We pulled away from the quay in Belfast prompt at 0800 yesterday, Wednesday, on a quiet, still morning. Out on the Lough the clouds capped the green, green hills and the wind was ruffling the surface. Out of the channel we put the manta trawl over and for half an hour it was calm enough to seize up seaweed, crustaceans and whatever else we find when we can analyse it.
It wasn’t going to happen at the time. As we hauled it in, the forecast wind began to blow and soon was grey closed in and the rain began. The mainsail was set with two reefs, our course laid north east for one long board to Arran and off we went.
It was a hell of a sleigh ride. The wind blew a sustained 40 knots with gusts up to 46 knots while 2m waves surged and rolled and hissed beneath us. We enjoyed a good consistent southerly, giving us a broad reach with a strong preventer on the boom. The wheel was a living connection to gale and sea. It quivered and pulled, sometimes helping Sea Dragon find her course, at others pulling her away to Scotland or off to the outer Hebrides. Over the whole trip we averaged over 10 knots.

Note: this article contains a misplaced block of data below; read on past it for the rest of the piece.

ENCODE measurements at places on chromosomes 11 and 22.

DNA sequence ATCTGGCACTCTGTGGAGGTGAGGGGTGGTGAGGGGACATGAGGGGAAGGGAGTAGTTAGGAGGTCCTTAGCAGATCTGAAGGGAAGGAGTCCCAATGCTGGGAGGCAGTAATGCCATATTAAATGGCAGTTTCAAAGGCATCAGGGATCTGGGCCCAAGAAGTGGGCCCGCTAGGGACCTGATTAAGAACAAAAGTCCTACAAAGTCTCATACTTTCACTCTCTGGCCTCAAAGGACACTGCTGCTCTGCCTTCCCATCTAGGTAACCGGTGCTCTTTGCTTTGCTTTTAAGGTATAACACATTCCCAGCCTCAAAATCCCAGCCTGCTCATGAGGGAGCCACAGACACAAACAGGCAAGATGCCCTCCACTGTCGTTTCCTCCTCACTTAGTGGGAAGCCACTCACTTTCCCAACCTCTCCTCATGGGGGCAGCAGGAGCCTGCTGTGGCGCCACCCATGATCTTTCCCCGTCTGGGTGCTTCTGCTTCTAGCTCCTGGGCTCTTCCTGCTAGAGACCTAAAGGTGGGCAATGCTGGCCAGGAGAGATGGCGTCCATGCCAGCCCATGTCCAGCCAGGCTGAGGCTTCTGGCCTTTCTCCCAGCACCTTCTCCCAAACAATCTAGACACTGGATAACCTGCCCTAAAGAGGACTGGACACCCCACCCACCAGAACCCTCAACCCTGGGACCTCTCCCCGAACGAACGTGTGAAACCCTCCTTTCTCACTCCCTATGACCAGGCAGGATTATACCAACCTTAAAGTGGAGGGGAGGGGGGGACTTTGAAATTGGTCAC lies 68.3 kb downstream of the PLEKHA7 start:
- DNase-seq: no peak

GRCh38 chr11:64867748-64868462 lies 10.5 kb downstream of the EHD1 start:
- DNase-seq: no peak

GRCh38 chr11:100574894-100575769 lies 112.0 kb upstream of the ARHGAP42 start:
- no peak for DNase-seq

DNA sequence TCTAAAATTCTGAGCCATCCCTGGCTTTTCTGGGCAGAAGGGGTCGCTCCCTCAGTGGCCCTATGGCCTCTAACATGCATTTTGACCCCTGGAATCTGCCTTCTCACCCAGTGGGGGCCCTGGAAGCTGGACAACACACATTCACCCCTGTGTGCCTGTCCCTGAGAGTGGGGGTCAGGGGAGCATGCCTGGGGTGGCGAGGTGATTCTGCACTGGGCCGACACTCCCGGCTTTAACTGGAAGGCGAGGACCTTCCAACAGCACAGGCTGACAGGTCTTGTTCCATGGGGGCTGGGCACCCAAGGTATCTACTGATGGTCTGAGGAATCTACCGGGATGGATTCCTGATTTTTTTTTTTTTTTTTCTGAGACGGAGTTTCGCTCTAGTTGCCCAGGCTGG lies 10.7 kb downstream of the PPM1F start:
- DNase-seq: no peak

We stormed past the unmistakeable sugar load of Ailsa Craig to draw level with Holy Island, the small Buddhist islet protecting the bay at LamLash. Driving into the wind, we wrestled down the main sail, which needed both Cat and Holly’s weight to drag down the last few hanks. Hauling in the reeling lines, I leant forward just in time to get a faceful of cold sea water. That’s the dollop which meant my bra was wet when I finally got below.
Before then we came round into the beautiful bay and dropped anchor. We stayed in board all evening, reliving the highlights of leg 1 and laughing a lot; the night was calm and quiet, and my anchor watch at 0400 saw the sun rise slowly over the hills in hazy pink and gold.
The pix are Sea Dragon at anchor off the beach and a big panorama of the whole gorgeous bay.